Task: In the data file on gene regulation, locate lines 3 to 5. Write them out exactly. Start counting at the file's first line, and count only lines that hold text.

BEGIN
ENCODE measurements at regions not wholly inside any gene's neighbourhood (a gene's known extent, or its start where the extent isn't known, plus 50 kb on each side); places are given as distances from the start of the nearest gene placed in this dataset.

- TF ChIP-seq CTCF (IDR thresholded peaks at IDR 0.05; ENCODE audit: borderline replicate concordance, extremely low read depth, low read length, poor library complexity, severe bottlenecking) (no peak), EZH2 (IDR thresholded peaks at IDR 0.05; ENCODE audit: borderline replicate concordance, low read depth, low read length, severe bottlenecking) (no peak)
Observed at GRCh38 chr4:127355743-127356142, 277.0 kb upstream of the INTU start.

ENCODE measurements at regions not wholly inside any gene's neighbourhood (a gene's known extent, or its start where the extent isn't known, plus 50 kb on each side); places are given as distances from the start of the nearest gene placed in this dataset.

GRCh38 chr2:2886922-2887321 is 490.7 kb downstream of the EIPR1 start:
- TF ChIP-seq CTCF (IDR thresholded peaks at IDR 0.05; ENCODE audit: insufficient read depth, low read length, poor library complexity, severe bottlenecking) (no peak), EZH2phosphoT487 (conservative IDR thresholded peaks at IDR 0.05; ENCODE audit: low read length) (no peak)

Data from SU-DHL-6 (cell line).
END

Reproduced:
Observed at GRCh38 chr4:127355743-127356142, 277.0 kb upstream of the INTU start.

ENCODE measurements at regions not wholly inside any gene's neighbourhood (a gene's known extent, or its start where the extent isn't known, plus 50 kb on each side); places are given as distances from the start of the nearest gene placed in this dataset.

GRCh38 chr2:2886922-2887321 is 490.7 kb downstream of the EIPR1 start: